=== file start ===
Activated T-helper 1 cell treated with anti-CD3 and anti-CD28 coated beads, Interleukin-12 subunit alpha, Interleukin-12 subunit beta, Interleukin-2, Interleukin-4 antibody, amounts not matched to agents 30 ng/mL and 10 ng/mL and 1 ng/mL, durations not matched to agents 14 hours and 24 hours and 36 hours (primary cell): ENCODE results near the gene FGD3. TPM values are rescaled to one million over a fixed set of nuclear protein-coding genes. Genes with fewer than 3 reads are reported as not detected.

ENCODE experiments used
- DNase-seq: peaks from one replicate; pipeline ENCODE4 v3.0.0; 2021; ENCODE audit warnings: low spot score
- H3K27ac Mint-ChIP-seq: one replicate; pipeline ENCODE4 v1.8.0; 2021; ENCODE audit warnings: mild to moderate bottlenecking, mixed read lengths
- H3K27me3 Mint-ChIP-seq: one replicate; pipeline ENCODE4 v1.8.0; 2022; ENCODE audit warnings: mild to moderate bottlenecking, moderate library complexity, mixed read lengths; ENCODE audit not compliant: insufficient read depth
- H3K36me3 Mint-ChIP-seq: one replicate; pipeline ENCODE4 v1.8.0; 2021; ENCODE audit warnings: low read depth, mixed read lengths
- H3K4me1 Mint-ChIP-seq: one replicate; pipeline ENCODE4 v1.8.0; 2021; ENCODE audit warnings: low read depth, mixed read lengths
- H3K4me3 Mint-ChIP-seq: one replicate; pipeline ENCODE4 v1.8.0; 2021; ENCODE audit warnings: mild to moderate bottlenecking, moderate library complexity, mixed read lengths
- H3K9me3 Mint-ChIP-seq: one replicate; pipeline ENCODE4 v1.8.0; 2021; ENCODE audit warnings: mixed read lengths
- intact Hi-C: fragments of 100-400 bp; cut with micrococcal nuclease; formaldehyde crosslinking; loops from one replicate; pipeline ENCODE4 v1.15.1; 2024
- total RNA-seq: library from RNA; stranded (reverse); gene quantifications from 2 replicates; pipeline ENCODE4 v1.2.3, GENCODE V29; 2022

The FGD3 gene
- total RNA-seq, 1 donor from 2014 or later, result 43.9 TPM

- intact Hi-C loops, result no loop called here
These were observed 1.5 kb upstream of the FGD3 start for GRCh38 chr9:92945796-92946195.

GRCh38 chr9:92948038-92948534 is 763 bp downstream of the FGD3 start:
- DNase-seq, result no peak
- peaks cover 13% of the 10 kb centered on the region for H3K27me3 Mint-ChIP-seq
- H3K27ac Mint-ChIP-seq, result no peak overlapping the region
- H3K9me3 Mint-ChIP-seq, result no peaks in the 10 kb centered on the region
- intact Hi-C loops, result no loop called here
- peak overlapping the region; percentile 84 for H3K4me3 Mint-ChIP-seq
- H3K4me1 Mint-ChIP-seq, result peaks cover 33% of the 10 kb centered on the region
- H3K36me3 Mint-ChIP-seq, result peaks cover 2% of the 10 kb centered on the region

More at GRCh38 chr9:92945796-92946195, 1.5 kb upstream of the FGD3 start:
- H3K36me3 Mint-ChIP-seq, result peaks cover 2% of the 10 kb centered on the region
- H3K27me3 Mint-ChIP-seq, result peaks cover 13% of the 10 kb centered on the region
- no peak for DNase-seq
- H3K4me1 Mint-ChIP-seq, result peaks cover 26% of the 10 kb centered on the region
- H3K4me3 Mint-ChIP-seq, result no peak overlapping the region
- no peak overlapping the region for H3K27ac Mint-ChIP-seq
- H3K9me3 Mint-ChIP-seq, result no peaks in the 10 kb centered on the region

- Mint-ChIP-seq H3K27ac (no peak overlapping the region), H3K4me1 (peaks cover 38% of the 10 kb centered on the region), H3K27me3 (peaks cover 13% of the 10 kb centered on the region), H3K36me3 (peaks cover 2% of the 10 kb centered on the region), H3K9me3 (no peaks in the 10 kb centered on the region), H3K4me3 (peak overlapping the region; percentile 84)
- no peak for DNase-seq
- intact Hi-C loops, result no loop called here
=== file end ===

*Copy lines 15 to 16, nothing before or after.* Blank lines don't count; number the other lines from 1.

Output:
These were observed 1.5 kb upstream of the FGD3 start for GRCh38 chr9:92945796-92946195.

GRCh38 chr9:92948038-92948534 is 763 bp downstream of the FGD3 start: